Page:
You have requested our opinion as to whether Dimitri and Alec are children of the
deceased number holder (NH) Daniel for purposes of entitlement to child's insurance
Vivian is the mother of Dimitri and Alec . On April 2, 1999, Vivian's attorney, Clarence.,
provided the following information in connection with Vivian's withdrawal of her request
for an SSA administrative hearing. Vivian believes she married the NH in Mexico in
1968. The record contains a receipt dated July 20, 1968, from Jose, “in charge of Foreign Affairs,” Tijuana, Baja California, Mexico, acknowledging receipt of fifteen dollars from the
NH and Vivian for service in representing and completing “Their Marriage Transactions Before the Proper authorities.” This receipt was filed with the Circuit Court for Lee County, Florida. On her October
8, 1982, Petition for Dissolution of Marriage, in the Circuit Court for Lee County,
Florida, Vivian states that she and the NH married on July 27, 1968, in Tijuana, Mexico,
and that Dimitri and Alec were born of the marriage.
Until 1999, no one denied the validity of their marriage or questioned the NH's paternity
of her sons or of a first child who was stillborn in 1968. Alec states that when Vivian
filed in 1982 for divorce in Florida, the court ordered the NH to pay temporary, and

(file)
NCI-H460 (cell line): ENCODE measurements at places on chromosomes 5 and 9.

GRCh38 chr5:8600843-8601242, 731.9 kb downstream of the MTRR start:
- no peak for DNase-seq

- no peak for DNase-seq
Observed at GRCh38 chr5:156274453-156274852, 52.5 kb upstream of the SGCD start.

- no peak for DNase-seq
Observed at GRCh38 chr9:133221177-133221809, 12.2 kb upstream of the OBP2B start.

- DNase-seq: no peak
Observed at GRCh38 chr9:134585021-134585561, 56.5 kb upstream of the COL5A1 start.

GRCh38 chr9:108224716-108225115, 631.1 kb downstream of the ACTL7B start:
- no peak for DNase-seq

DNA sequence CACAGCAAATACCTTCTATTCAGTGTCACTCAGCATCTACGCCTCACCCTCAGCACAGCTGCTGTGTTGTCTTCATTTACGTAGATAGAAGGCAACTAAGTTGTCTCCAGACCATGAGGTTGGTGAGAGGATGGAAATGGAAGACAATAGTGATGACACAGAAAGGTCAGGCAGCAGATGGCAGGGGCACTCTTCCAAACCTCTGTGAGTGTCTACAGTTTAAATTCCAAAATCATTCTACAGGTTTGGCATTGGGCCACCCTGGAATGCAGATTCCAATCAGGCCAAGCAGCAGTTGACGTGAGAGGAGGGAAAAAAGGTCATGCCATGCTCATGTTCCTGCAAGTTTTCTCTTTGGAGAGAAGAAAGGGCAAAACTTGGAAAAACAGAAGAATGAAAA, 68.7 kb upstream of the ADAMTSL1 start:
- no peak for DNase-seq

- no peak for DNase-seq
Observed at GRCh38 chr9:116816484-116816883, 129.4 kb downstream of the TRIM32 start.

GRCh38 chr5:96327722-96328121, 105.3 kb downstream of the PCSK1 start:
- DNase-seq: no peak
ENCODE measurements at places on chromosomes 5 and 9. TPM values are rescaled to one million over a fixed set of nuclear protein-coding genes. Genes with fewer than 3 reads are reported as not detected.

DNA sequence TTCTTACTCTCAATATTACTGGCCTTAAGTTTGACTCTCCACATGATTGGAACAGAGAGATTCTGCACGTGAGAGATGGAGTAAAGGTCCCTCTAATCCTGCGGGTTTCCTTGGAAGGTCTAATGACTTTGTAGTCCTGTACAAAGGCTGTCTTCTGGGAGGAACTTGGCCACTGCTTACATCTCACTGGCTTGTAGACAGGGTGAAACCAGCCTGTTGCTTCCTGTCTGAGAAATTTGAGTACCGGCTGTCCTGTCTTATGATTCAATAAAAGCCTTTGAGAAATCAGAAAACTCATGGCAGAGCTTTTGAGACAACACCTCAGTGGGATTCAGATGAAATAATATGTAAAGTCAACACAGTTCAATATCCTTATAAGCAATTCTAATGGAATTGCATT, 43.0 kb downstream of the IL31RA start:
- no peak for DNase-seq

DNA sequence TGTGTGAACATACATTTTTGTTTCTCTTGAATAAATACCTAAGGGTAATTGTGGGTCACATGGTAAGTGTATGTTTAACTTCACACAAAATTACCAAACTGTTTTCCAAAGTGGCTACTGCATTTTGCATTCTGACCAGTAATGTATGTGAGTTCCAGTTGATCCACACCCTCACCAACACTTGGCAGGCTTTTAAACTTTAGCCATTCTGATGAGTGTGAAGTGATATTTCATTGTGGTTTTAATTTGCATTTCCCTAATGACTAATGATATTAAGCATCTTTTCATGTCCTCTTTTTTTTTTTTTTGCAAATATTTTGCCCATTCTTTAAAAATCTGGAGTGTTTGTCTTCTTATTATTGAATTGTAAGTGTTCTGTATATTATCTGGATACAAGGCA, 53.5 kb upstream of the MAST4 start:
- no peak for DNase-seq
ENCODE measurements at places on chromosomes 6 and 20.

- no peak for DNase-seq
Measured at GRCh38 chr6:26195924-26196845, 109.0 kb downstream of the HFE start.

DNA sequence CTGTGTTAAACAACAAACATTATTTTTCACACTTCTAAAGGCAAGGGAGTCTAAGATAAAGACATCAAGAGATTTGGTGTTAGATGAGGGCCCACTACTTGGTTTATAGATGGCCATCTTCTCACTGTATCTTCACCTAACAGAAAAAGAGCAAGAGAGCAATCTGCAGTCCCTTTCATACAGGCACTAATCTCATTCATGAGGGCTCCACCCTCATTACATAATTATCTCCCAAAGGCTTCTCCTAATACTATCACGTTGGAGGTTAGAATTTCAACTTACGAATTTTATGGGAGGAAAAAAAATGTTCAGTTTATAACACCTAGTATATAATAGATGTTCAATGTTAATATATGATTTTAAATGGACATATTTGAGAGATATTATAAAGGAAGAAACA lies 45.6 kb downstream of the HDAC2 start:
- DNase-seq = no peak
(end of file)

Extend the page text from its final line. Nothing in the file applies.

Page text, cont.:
possibly permanent, child support. Alec states that according to the record, the divorce
decree was set aside for jurisdictional reasons, but that the NH did not deny, by
responsive pleading or otherwise, the validity of his marriage or the children's paternity.
The record indicates that on September 17, 1984, the Circuit Court for Lee County,
Florida, issued an Order Setting Aside Final Judgment of Dissolution, and the court
ordered the NH to pay child support and medical bills on behalf of Dimitri and Alec.
When a settlement agreement was reached between the parties, divorce proceedings were
dismissed without a determination of the validity of their marriage or the paternity
of the children. On July 15, 1985, the Circuit Court Clerk for Lee County, Florida,
certified a Stipulated Settlement of Lawsuit Property and Child Custody Rights.
Alec said he believed that even if a Mexican marriage could not be established, Vivian
and the NH were married under Iowa common law. Alec said he presented Vivian's testimony